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Initially published under The Weekly Advocate, New York's Colored American was a weekly newspaper of four to six pages. It circulated in free Black communities in the Northeastern United States. The Colored American focused on the moral, social, and political elevation of free colored people and the peaceful emancipation of slaves. The Reverend Lewis Woodson of Pittsburgh wrote a series of ten letters printed in the newspaper. The letters advocated elevation through the establishment of schools, newspapers, and churches by Black Americans. He wrote the letters under a pen name, Augustine.
After the death of David Walker (abolitionist), not knowing the cause of his seemingly sudden death, several Black intellectuals wrote under pen names. In the late 20th century, historian Floyd Miller attributed the title of the 'Father of Black Nationalism' to Woodson, mostly in recognition of the efficacy of the 'Augustine letters.' Woodson argued in favor of an ideology that differed from another Black abolitionist, William Whipper. Whipper ardently favored improving the conditions among black Americans but did not favor establishing (separate) black institutions, that is, Black self-determination. Whipper's letters also appeared in The Colored American.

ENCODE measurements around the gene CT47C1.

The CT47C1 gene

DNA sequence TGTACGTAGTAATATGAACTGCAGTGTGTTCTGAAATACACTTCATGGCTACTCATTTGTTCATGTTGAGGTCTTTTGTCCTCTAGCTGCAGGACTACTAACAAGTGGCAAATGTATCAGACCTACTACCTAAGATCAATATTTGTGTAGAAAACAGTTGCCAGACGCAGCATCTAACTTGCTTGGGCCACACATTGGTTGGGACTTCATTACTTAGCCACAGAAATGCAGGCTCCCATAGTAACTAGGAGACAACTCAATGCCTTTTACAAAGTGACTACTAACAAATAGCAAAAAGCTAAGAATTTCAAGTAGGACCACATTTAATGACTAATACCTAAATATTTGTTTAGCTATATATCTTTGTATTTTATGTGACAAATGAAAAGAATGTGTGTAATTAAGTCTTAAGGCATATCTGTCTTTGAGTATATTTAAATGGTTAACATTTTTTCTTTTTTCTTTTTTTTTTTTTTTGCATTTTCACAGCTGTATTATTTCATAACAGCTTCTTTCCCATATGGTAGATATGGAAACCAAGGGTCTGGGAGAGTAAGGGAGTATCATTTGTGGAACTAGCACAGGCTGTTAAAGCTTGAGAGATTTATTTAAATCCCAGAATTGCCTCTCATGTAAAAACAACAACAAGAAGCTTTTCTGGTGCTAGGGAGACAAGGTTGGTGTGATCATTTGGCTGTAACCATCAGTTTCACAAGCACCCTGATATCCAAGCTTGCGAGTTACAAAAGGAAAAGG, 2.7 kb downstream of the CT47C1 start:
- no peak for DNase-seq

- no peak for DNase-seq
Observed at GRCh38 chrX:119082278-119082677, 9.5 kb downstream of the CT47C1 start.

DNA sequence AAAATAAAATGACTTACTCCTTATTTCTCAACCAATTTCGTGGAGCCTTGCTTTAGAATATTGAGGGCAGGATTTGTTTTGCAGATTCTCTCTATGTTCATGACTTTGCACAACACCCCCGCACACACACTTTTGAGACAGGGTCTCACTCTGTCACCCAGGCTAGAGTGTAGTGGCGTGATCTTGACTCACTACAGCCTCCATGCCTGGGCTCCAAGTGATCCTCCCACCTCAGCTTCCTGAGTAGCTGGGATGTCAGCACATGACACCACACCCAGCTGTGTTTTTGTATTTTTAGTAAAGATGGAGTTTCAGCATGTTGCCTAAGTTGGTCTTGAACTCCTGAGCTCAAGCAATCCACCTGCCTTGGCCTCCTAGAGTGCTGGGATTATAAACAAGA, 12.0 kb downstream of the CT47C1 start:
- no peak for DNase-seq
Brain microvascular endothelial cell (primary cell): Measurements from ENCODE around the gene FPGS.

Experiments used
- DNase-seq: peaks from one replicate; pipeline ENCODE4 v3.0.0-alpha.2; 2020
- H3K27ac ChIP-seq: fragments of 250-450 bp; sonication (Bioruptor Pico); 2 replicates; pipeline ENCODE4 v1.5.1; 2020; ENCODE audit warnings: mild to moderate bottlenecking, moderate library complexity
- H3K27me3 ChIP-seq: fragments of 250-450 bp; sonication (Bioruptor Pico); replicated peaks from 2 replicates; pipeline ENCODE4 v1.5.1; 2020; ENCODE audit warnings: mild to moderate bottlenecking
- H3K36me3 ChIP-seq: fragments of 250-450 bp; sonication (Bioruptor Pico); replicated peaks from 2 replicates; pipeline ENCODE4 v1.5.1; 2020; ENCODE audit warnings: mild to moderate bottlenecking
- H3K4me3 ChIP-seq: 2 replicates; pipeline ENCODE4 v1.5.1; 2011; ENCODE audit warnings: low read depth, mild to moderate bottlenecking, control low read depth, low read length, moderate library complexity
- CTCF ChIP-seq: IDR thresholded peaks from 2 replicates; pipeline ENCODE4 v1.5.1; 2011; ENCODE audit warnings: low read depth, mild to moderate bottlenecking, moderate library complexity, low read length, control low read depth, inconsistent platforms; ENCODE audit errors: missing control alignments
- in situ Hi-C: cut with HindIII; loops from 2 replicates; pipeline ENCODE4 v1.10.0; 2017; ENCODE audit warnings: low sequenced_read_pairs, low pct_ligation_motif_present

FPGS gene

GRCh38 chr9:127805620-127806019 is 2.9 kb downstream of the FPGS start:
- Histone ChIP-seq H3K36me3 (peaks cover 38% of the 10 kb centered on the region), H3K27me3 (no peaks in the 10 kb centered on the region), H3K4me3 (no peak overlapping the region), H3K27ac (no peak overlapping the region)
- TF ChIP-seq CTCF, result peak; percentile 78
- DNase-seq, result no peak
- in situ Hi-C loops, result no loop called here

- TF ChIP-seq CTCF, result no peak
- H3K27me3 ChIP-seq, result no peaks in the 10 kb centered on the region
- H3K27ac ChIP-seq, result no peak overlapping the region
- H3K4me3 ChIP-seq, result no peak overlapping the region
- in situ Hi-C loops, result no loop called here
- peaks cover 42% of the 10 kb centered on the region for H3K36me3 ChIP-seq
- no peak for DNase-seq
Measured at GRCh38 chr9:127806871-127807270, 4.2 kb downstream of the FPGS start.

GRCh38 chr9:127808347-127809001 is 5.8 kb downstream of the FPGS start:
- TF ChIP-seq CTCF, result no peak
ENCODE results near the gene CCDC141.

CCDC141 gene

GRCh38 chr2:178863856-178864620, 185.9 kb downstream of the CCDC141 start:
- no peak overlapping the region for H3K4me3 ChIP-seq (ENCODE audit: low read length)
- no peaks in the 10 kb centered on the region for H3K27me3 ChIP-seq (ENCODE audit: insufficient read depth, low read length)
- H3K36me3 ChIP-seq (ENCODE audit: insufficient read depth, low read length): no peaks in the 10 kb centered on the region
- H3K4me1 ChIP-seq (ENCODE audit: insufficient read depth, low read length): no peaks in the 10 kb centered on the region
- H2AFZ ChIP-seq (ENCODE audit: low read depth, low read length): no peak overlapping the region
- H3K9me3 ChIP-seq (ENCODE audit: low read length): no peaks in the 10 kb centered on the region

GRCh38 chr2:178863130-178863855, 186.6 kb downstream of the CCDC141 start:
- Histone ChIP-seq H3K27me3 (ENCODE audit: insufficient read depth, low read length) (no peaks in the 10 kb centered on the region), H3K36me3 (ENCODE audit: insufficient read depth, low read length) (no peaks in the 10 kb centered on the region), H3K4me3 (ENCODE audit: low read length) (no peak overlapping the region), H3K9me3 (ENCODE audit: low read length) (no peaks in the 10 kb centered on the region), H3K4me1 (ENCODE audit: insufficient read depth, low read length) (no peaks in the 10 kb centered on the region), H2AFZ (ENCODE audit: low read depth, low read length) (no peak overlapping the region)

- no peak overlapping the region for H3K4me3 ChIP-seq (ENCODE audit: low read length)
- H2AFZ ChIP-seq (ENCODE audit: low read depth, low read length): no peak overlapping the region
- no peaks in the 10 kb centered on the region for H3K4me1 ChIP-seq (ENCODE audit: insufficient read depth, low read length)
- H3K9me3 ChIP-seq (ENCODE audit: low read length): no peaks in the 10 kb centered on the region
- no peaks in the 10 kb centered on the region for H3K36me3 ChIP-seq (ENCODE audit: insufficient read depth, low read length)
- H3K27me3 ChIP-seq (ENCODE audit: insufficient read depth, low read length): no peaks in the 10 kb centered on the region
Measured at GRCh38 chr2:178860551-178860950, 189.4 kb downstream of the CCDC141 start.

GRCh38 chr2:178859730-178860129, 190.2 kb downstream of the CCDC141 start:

The newspaper had widespread subscribers; it engaged agents in various cities for marketing and distribution. The paper also received help from the Black church and local abolition societies by way of fund drives and donations. Occasionally the newspaper received cash infusions from prominent white allies. The donations, fund drives, and supplements helped the paper publish 38 articles and survive through 1841. Thanks to the subscribers, the interesting articles, and the extra funding sources, The Colored American became an important paper of its time.